Ghetto Blaster | Miscellany | Chicago Reader

Ghetto Blaster 

For three decades Alexander Polikoff has been pushing the CTA to keep the promises it made after a landmark desegregation case.

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In January 1966, on his 39th birthday, Alexander Polikoff had lunch with friends. They told him about a group of African-American organizations that had asked the ACLU to help them stop the CHA from building public housing exclusively in poor, black neighborhoods. Polikoff, a lawyer, had already helped the ACLU argue some major cases: they'd won the fight to put Henry Miller's Tropic of Cancer back on bookshelves, though they'd lost the battle to get a law license for George Anastaplo, who'd been denied one after he refused to say whether he'd ever been a Communist. Polikoff became the lead attorney on Gautreaux v. Chicago Housing Authority and Department of Housing and Urban Development, which eventually wound up in the U.S. Supreme Court.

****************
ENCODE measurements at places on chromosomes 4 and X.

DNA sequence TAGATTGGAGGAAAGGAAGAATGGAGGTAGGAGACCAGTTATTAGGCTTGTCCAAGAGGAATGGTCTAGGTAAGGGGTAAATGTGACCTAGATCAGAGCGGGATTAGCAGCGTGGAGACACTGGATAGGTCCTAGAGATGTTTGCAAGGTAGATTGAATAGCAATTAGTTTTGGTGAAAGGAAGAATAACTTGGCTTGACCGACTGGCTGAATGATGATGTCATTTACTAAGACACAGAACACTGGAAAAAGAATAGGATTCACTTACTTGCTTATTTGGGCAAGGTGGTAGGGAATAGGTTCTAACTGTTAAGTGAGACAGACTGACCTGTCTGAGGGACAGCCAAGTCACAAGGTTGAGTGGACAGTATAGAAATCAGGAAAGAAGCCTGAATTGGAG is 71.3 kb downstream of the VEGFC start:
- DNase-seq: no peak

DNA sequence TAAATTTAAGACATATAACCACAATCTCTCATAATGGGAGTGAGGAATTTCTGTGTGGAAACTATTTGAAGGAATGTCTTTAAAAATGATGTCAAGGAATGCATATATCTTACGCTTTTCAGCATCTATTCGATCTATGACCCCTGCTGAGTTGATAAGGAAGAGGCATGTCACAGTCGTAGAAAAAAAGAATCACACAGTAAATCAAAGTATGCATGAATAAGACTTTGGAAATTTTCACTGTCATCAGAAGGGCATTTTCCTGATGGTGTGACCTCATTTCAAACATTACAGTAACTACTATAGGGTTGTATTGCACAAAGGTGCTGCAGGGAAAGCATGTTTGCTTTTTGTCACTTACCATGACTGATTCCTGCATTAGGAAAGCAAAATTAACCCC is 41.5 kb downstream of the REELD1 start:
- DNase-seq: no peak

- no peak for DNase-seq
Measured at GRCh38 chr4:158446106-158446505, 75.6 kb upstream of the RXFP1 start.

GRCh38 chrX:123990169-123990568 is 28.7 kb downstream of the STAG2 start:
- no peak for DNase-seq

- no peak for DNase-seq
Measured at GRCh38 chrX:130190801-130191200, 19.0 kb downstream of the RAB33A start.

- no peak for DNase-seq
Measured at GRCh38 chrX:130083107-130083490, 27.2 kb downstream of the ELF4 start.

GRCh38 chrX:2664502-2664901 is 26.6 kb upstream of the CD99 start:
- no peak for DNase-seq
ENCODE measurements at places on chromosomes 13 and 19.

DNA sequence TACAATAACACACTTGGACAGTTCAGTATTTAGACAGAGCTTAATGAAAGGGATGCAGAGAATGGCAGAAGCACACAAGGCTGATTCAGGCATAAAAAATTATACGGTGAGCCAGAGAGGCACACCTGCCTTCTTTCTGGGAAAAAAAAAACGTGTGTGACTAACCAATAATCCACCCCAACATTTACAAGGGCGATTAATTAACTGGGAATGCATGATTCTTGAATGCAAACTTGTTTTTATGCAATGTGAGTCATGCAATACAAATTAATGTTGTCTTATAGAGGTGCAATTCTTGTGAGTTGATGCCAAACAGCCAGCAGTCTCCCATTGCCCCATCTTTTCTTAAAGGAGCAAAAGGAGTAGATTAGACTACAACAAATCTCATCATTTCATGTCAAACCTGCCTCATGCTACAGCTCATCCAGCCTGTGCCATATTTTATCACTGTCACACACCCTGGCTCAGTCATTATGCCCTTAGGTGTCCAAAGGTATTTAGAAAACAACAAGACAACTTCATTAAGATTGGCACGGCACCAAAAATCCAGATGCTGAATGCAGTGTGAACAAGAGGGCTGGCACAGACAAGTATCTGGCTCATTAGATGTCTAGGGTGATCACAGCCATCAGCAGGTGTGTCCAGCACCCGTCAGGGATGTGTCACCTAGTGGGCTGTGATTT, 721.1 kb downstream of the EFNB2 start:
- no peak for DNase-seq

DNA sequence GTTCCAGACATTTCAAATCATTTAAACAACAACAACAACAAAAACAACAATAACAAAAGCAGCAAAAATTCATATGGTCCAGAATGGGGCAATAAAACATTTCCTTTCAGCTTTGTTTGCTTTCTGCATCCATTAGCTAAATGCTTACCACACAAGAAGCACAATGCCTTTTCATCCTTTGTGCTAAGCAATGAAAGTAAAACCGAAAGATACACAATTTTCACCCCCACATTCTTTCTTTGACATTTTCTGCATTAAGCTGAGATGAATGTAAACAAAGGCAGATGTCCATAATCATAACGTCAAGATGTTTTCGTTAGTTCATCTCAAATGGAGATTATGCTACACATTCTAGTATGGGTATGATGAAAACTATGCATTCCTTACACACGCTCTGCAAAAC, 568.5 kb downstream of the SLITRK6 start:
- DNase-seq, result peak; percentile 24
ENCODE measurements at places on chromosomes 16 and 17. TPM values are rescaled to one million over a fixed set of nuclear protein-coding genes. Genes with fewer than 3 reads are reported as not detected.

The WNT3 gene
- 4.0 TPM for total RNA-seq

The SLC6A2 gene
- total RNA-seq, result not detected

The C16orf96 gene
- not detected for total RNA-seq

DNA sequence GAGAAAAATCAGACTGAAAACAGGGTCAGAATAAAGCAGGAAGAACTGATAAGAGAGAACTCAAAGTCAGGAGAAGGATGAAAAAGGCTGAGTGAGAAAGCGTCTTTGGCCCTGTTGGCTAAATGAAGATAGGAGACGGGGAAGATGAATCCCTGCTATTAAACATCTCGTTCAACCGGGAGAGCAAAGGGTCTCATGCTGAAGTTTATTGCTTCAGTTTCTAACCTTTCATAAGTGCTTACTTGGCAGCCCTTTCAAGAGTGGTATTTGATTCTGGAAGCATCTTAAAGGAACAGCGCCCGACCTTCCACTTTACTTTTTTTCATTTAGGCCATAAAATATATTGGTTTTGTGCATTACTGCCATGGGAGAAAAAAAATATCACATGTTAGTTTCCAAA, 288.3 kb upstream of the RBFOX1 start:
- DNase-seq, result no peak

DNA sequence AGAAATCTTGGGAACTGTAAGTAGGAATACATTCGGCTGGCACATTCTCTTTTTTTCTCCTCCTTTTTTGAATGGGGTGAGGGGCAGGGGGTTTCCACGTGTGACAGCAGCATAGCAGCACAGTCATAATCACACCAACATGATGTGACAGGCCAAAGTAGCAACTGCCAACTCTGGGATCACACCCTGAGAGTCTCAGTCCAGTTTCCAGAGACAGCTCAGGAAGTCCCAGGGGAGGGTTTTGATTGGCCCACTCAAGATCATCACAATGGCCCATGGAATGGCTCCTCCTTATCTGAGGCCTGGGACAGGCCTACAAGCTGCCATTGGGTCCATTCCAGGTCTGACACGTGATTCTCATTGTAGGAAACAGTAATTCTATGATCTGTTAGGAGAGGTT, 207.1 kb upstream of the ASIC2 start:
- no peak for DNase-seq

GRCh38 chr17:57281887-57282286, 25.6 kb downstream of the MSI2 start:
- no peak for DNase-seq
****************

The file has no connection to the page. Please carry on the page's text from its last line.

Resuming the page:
In 1969 the CHA was found guilty of intentional racial discrimination, and it was ordered to build most of its new housing in small, scattered sites in well-integrated or mainly white areas. But the CHA dragged its heels, and Polikoff had to keep going back to court. Many of the new homes wound up in poor, often black neighborhoods, though eventually many CHA families were able to move to better neighborhoods using HUD Section 8 vouchers.

Polikoff, who spent 29 years as executive director of Business and Professional People for the Public Interest and still works there, has chronicled the court battle and its troubled legacy in Waiting for Gautreaux: A Story of Segregation, Housing, and the Black Ghetto, which will be published in January by Northwestern University Press.

Mara Tapp: What do you think of the CHA's Plan for Transformation? Was the tearing down of the CHA high-rises what you envisioned?

Alexander Polikoff: The transformation plan is a good thing in principle--they ought to be torn down. [The CHA is] beginning to do a good job in terms of building replacement communities, but there are two elephants in the room. The first is how they're handling the families that are moving out on housing vouchers. It was being done very poorly in the beginning. The basic problem has been that they have the families being moved without a realistic opportunity to move to truly better communities that have low poverty, good schools, and other public facilities, that are safe, and that are closer to jobs. These "communities of opportunity" are more often than not white or at least racially integrated.